one by his daring on My 22, and by his uniform good conduct during the remainder of the siege. Lieutenant-Colonels Smith, thirtieth Alabama, Arrington, thirty-first Alabama, Timmins and of Wauls, legion, major Mathieson, thirty-first Alabama, captains Francis, thirtieth Alabama, and Brewer, forty-SIXTH Alabama, and Captains Waddell and Haynes, and Lieutenants Duncan and Collins, commanding batteries and sections of artillery, were gallant and vigilant.
Major John J. Reeve, assistant adjutant-general of the DIVISION, was with me on the lines upon several occasions, and particularly attracted my attention by his daring and coolness during the assault on the 22nd. Captain Conway, the engineer in charge of the works on my line was active and energetic in the discharge of his duties, and was unceasing in his efforts during night and as to check the approach of the enemy.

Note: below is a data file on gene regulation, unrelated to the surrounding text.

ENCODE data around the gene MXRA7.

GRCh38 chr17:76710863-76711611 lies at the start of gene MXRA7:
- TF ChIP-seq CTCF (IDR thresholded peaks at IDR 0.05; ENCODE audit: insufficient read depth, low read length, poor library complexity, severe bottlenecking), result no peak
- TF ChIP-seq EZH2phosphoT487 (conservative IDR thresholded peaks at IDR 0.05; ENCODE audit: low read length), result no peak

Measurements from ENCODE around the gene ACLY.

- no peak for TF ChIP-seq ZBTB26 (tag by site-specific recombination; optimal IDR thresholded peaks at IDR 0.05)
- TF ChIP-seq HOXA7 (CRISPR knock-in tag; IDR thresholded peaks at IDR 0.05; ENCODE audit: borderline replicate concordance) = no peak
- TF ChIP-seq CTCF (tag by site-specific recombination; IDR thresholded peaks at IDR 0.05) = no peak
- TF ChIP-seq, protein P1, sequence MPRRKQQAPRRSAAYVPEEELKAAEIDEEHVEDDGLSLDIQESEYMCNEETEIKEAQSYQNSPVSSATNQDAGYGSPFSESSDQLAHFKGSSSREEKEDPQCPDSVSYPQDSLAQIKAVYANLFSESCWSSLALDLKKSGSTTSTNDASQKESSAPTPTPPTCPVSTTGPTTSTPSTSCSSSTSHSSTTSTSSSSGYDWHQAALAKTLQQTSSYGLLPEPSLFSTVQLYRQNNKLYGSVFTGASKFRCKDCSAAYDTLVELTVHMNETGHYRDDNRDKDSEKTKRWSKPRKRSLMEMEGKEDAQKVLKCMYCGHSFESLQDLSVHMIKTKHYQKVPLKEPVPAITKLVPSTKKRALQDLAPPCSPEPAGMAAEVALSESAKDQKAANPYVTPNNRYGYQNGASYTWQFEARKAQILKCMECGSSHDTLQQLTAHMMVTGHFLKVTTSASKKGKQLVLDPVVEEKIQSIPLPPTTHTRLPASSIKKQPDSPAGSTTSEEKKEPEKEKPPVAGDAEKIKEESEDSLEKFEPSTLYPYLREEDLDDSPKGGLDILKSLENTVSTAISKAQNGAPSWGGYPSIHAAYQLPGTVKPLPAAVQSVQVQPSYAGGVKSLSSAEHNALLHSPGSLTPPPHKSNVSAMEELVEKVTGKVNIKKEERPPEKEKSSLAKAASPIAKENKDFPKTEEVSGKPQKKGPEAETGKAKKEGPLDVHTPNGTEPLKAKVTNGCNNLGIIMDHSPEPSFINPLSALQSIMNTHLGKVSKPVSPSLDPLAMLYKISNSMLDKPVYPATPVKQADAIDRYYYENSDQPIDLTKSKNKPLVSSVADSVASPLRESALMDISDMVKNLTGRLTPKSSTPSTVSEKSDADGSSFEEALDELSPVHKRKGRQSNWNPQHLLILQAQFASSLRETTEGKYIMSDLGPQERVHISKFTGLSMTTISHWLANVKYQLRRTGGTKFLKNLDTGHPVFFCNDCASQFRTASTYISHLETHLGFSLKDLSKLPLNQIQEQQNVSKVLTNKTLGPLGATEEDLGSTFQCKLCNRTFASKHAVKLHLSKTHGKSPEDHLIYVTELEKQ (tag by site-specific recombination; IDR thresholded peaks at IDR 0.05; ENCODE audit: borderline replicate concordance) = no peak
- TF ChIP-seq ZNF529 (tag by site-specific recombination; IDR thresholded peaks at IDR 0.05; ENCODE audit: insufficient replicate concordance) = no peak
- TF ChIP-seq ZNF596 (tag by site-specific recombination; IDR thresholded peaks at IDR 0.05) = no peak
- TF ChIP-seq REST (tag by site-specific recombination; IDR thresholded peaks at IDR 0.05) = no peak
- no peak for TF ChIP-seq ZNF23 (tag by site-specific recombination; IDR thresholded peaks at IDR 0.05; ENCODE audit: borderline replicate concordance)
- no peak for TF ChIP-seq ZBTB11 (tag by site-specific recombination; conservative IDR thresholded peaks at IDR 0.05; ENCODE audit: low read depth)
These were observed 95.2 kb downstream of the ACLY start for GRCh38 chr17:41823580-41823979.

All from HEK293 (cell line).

Of my personal staff I would mention the uniform cool and gallantry during the siege.
I would also mention Mr. West, who was serving on my staff, my orderly (L. B. Murphy, forty-SIXTH Alabama Regiment), and my couriers (Hill and J. M. Simpson), who were always gallant and at their posts.
A correct list of the casualties in the different regiments and companies cannot yet be furnished, as the reports have not been received from their commands.
STEPHEN D. LEE,
Major J. J. REEVE,
Assistant Adjutant-General Stevenson's DIVISION.
July 3, 1863.
I do not think it is time to surrender this garrison and post yet. Nor do I thing it practicable to cut our way out. When it is time to surrender, the terms proposed by Grant are as good as we can expect.
I still have hopes of Johnston relieving the garrison.
STEPHEN D. LEE,
Number 79. Report of Captain A. C. Roberts. Twenty-THIRD Alabama Infantry. ENTERPRISE, MISS. July 21, 1863.
CAPTAIN: I have the honor to report that on May 17, the Twenty-THIRD Alabama was ordered to take position on either side of the railroad on WEST bank of Big Black River, and hold the enemy in check should they attempt to cross. At this time the brigade was burning. Owing to the fact that the regiment did not receive the order to fall